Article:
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Sex Offender Registration Act not ex post facto as applied to Perry County man

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The Indiana Court of Appeals upheld the denial of a petition to remove a convicted child molester from the sex offender registry, finding the Sex Offender Registration Act is non-punitive as applied to him.

Daniel Hollen was convicted in Knox County in January 2000 of two counts of Class B felony child molesting for offenses that happened between July 4, 1994, and Sept. 30, 1995. In 2012, he filed pro se a “petition to remove registration act, sexual violent predator status and global positioning satellite” in Perry County, where he lived. He argued his classification as a SVP was contrary to the ex post facto clauses of the Indiana and U.S. constitutions and that he’s being retroactively punished by having to register as a SVP for the rest of his life. He believed the Act wasn’t in effect at the time he committed his offenses.

The case was transferred from Perry Circuit Court to Knox Circuit Court, but it was then sent back to Perry County because that is where Hollen resides. The Perry Circuit Court denied the motion.

The Court of Appeals pointed out that many of Hollen’s arguments are scattered and he failed to put forth a cogent argument on most points. The court addressed his argument that the requirement he registers as a SVP constitutes an ex post facto law because, he claims, the offenses were committed before the effective date of the Act.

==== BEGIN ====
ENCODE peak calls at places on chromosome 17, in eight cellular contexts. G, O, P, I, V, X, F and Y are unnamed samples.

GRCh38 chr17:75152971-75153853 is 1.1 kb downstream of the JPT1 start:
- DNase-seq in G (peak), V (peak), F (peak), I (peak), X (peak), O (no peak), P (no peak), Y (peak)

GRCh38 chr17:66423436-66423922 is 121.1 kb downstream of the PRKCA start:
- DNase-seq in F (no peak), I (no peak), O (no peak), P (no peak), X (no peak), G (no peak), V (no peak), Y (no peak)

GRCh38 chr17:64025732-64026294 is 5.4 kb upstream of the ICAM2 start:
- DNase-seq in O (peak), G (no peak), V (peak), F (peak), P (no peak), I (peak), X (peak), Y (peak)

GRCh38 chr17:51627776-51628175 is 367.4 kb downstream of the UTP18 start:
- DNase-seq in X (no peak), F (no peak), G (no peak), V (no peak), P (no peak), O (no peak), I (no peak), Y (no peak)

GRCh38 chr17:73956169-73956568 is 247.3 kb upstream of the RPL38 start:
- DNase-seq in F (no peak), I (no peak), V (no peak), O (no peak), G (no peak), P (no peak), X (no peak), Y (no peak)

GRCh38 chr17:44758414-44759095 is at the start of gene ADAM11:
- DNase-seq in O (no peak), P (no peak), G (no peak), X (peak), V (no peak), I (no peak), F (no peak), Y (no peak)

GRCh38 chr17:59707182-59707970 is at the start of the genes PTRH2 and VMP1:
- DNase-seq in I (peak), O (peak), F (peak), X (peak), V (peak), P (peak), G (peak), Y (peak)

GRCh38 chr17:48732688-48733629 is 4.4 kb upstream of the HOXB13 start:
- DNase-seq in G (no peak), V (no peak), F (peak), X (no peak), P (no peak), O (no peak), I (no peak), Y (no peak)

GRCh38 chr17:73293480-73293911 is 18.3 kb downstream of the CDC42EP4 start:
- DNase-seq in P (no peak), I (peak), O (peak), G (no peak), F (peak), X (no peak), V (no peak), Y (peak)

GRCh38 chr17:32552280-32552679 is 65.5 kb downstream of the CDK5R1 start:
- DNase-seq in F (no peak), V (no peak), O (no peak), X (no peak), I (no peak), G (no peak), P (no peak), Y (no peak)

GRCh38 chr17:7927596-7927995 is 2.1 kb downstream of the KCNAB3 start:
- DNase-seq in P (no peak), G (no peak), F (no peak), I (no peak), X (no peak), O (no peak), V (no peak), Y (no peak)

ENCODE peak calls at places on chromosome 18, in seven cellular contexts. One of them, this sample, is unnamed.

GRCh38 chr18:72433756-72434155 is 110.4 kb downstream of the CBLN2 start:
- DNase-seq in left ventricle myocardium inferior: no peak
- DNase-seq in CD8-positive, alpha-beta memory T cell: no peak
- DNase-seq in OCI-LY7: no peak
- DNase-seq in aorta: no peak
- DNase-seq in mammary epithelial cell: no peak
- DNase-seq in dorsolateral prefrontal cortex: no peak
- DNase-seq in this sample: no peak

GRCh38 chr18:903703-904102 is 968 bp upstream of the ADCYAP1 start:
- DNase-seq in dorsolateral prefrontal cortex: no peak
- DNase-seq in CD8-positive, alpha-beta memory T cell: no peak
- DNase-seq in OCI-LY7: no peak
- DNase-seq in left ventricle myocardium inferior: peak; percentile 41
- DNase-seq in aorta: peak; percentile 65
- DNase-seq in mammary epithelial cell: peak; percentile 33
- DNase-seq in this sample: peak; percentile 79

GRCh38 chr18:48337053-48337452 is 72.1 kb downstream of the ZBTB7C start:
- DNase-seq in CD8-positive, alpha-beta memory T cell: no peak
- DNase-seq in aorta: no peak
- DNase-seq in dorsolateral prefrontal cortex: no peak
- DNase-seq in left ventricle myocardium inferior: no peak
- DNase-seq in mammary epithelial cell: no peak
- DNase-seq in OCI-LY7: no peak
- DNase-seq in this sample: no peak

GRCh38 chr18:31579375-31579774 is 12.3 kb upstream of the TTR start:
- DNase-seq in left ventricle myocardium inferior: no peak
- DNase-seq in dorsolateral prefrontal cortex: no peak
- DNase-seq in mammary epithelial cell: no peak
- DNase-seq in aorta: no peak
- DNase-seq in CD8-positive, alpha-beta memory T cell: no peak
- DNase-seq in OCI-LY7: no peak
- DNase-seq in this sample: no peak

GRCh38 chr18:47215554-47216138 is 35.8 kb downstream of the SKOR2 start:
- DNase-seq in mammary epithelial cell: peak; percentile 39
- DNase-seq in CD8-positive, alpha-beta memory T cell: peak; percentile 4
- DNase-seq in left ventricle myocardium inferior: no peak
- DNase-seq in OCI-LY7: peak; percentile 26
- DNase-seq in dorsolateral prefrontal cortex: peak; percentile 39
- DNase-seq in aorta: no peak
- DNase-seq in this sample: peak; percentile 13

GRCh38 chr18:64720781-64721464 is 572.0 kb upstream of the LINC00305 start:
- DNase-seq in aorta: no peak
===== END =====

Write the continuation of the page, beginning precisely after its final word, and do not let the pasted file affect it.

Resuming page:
Because he was found guilty of two counts that took place after July 1, 1994, the date the Act took effect, the judges didn’t find his argument persuasive that the offenses took place prior to the Act’s effective date. They also looked at the amendments enacted through the years to see if they are constitutional as applied to Hollen.

The COA used the “intent-effects” test to analyze whether the effects of applying the regulatory scheme are punitive as to Hollen by considering seven factors outlined in Kennedy v. Mendoza-Martinez, 372 U.S. 144, 168-69, 83 S. Ct. 554, 567-68 (1963). Those include whether the behavior to which the sanction applies is already a crime and whether the sanction appears excessive in relation to the alternative purpose assigned.

Under the circumstances of Hollen’s case, the court found in Daniel J. Hollen v. State of Indiana, 62A04-1211-MI-636, that the factors weigh in favor of treating the Act as non-punitive as applied to Hollen.

 

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